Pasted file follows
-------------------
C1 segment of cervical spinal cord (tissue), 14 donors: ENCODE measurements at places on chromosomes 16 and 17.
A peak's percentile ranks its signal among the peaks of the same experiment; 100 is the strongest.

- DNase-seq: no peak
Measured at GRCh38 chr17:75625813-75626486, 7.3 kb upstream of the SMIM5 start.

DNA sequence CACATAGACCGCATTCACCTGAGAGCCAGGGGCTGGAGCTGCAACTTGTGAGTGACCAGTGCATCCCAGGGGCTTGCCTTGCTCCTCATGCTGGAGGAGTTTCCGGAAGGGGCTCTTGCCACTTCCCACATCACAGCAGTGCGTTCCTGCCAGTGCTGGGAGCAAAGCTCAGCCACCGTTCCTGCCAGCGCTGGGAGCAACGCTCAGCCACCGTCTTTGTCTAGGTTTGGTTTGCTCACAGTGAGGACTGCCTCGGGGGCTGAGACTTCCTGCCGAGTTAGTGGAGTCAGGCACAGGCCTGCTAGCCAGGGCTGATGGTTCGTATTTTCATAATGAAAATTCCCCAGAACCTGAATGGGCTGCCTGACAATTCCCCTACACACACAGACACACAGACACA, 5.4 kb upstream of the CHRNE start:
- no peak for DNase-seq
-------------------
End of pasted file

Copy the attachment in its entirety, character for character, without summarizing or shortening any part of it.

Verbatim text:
C1 segment of cervical spinal cord (tissue), 14 donors: ENCODE measurements at places on chromosomes 16 and 17.
A peak's percentile ranks its signal among the peaks of the same experiment; 100 is the strongest.

- DNase-seq: no peak
Measured at GRCh38 chr17:75625813-75626486, 7.3 kb upstream of the SMIM5 start.

DNA sequence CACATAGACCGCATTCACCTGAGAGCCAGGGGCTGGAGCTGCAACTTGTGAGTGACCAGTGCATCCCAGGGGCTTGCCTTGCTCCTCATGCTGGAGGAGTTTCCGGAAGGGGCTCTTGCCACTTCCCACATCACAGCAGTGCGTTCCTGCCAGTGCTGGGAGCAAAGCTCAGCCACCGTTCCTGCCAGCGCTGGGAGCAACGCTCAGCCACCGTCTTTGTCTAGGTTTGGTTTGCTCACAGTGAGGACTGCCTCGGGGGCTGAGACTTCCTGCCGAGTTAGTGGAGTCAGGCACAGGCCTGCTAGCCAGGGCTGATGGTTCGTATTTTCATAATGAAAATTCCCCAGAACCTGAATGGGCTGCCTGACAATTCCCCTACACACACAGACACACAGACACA, 5.4 kb upstream of the CHRNE start:
- no peak for DNase-seq